Things happen for a reason,” repeats the ever-cheerful Rachel Fitzsimmons in Craig Lucas’ 1983 dark comedy Reckless, the Boot and Buskin Theater Group student production at Le Moyne College’s Coyne Center for the Performing Arts. Until she asks of herself, “Or do they?”
Lucas, better-known for Prelude to a Kiss, is part of a generation of playwrights, like Christopher Durang and John Guare, who grew up loving French theater of the absurd, with dark masters like Eugene Ionesco. As an American, though, he also knows Frank Capra movies, like It’s A Wonderful Life, whose milieu appears to be borrowed for the first few scenes. And despite dealing with such themes as madness, abandonment, deception, embezzlement and attempted murder, Reckless is a gentle comedy. Lucas wants you to think about some heavyweight questions, but first he wants you to laugh.
Running only about two hours with intermission, Reckless brings such a twisting—make that anfractuous—story line that he may have wanted it to be a booby trap for any reviewer foolish enough to attempt to recount very much of it. Looking out the window of her home in some snow-covered northeastern state, Rachel (Jessie Gherardi) swoons that she’s about to suffer a euphoria attack because it’s Christmas Eve and Bing Crosby is crooning in the background and everything looks perfect. She crawls into bed with her taciturn husband, Tom (Michael Chiappone), who has something important to say, and he’s reluctant to get it out.
“I’ve taken out a contract on you,” he finally allows, which Rachel assumes means an insurance policy. No, it’s a hired killer, he explains, telling her further that she should leave the house as soon as possible. This she does, with bathrobe and slippers into the snow.
On reaching the highway, Rachel takes a ride with a reticent man named Lloyd (Patrick Harris), who takes her home with him across the state line to Springfield, where he lives with a wheelchair-bound deaf-mute named Pooty (Rachel Momot). They ask her to move in with them. Well, why not? Besides, Pooty will give Rachel a pair of shoes.
Without any preparation, Rachel has left behind her two sons, her friends and her home. “I’ve always wanted to do something reckless, you know?” Something that would scandalize your parents and disappoint your friends but would make you happy. “I think we get these ideas from rock ’n’ roll songs.” And she throws her wedding ring out the window.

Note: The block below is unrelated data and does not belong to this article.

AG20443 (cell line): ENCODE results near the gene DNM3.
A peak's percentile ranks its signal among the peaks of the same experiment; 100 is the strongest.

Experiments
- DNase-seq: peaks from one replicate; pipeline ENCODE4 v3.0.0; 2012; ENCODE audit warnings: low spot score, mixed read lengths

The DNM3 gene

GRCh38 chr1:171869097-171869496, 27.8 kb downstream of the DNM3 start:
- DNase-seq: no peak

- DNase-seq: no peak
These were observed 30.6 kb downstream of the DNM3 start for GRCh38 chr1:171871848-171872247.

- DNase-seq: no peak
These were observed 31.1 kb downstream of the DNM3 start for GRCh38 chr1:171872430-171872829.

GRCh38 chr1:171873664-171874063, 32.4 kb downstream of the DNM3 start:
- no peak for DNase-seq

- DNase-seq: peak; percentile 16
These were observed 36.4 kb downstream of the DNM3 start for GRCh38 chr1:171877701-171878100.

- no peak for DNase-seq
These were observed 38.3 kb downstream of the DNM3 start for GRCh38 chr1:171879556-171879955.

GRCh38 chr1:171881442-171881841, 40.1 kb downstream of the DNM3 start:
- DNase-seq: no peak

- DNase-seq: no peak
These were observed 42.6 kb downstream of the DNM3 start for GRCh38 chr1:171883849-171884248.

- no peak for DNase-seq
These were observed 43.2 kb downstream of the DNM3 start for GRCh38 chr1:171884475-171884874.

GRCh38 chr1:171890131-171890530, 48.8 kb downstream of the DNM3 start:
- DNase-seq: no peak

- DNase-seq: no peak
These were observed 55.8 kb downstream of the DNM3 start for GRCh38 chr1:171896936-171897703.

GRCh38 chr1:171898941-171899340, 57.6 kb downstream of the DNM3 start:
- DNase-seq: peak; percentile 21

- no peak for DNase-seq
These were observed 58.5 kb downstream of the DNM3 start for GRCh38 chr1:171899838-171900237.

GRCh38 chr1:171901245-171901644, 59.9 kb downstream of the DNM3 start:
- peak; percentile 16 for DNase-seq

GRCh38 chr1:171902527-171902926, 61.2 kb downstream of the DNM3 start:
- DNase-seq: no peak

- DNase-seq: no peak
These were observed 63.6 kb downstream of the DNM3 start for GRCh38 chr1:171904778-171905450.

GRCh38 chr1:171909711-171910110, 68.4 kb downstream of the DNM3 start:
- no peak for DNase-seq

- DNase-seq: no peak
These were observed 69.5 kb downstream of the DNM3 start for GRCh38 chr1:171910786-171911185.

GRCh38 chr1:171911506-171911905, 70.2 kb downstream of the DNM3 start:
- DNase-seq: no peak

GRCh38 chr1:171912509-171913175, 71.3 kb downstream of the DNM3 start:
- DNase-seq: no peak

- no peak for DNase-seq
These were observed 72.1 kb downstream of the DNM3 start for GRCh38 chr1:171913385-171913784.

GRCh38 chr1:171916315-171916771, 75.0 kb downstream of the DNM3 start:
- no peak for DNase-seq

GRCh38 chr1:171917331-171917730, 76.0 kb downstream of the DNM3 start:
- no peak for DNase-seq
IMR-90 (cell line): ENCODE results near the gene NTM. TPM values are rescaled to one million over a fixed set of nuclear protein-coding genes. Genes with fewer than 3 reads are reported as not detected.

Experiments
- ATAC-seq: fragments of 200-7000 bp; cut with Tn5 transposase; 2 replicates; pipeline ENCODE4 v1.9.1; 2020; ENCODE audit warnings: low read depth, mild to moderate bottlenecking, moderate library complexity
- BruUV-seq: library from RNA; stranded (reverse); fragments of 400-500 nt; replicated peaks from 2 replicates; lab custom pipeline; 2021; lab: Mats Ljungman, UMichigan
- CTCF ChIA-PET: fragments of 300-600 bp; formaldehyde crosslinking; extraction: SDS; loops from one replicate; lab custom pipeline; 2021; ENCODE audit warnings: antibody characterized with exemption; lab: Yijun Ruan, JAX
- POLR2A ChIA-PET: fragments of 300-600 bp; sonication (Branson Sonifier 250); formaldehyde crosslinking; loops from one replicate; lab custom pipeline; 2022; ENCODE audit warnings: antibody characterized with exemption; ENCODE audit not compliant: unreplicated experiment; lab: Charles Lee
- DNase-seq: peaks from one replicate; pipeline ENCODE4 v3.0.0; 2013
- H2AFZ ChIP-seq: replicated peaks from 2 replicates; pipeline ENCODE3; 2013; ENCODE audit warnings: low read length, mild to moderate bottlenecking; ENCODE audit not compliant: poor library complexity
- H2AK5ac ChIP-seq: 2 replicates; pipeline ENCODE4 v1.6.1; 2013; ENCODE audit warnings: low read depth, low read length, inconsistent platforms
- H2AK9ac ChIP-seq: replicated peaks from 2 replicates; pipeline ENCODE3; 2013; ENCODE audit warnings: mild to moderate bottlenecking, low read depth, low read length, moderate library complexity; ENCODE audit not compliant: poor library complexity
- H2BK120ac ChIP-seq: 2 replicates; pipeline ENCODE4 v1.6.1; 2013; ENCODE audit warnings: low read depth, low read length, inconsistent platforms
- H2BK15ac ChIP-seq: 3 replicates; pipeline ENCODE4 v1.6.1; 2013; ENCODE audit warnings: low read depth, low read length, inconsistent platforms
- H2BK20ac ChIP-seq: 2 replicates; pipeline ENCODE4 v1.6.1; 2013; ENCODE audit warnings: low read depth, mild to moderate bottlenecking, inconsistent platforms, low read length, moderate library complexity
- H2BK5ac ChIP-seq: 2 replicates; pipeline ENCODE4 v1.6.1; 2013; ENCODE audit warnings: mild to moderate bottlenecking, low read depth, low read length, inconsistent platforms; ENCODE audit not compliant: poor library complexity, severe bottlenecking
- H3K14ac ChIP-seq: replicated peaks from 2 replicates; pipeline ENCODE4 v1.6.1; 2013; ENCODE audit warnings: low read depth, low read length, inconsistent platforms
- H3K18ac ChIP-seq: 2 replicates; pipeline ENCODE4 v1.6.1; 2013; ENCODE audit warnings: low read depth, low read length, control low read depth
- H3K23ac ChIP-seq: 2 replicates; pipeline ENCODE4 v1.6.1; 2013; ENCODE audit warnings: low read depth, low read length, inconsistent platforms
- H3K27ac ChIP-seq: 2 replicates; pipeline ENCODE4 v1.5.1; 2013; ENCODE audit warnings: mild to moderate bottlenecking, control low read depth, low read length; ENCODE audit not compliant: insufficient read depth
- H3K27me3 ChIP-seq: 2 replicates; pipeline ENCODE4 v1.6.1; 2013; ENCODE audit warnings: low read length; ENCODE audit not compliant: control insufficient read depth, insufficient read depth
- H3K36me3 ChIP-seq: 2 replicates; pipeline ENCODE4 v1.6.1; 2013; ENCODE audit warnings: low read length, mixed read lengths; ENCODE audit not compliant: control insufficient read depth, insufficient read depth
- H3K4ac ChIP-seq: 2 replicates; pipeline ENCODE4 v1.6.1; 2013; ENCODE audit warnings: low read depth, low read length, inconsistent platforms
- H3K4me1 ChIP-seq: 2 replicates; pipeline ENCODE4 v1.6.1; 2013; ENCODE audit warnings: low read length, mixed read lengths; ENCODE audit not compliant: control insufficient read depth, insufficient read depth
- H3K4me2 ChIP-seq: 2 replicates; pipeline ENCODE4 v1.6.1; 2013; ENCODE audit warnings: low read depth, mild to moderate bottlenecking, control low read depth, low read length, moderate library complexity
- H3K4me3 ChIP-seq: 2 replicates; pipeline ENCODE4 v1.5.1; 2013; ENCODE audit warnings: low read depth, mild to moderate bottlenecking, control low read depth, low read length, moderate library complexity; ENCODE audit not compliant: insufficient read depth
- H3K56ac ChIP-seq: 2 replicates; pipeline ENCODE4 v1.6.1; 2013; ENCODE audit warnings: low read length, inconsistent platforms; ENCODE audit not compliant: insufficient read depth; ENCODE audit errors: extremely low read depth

Much comment is made on the oddness of the name “Pooty,” which is never explained in the play. It’s very likely an archaic dialect word meaning “pretty,” and very unlikely to be the urban street slang obscenity. Lloyd and Pooty are not what they have presented themselves (no spoilers allowed), and Lloyd is troubled by a long-ago unpaid debt. The only way they can think of to get money for the payoff is to appear on a tacky, guest-humiliating quiz show called Your Wife or Your Mother, hosted by an unctuous announcer (Travis Milliman). Donning makeshift clown costumes, evocative of Let’s Make a Deal, Rachel passes herself off as Lloyd’s wife, and Pooty, with white wig, as his mother.
Director Leslie Noble, long associated with the Le Moyne program but now with the Syracuse University Drama Department, speaks of her evolving understanding of Reckless over the decades. She once thought it was a satire on Christmas but now Noble sees it as a heroic journey. Well, if not heroic, maybe picaresque, like Voltaire’s Candide or Mark Twain’s Huckleberry Finn.
With a jack-in-the-box at every plot turn, Reckless thrives on the spontaneity of live performance. Not surprisingly, it failed as a movie (1995), with the perfectly cast Mia Farrow, America’s oldest flower child, and directed by Norman Rene, playwright Lucas’ longtime companion.
What keeps the show’s deadpan looney toons rolling so swiftly is Noble’s control of tone and timing. The action occasionally veers into farce, as with the Your Wife or Your Mother game show, or the sequence of different but clueless psychiatrists (all played by Ryan Bannen), where the timing is absolutely frantic. And we can applaud those. But in between Rachel runs into a sour, superior co-worker Trish (Jade Taggart), who hogs the state-of-the-art 1980s model computer and leaves Rachel to do only scutwork. Rachel attempts self-help by upgrading her skills and moves on to Trish’s turf. Then a news report on a television monitor blows the lid off on both Trish and her obsessive work.
That frantic pace begins to flag in the last half-hour when playwright Lucas wants us to pay up on Rachel’s promise that things happen for a reason—or do they? Psychiatrists and patients change roles, and we begin to ask if all these disconnections could have happened, not just what reason might explain them.
Le Moyne junior theater major Jessie Gherardi takes on much of the heavy lifting in Reckless with perhaps 55 percent of the lines in the whole, appearing in nearly every scene. Early on she captures Rachel’s nave and forgiving voice, a buoyant personality who is never taken aback by the damndest turn of events. Along with her reliable comic timing, Gherardi navigates studied missteps and hesitations written into the script. Rachel’s good-heartedness, however, is not a cover for blockheaded stupidity, no matter how often her hopes for rationality are thwarted.
Shirley Blakeley’s many costumes allow players to zoom through rapid successions of characters. And Gloria Sprague’s set design and lighting reconfigure the tight space in the Marren Studio, the upstairs black box venue at the Coyne Center. Panels tied to track wires but rolling on casters define small bedrooms, doctor’s offices and television studies. Sometimes those panels deliberately block the sight lines when we’re not supposed to see.
This production runs through Saturday, Feb. 23. See Times Table for information.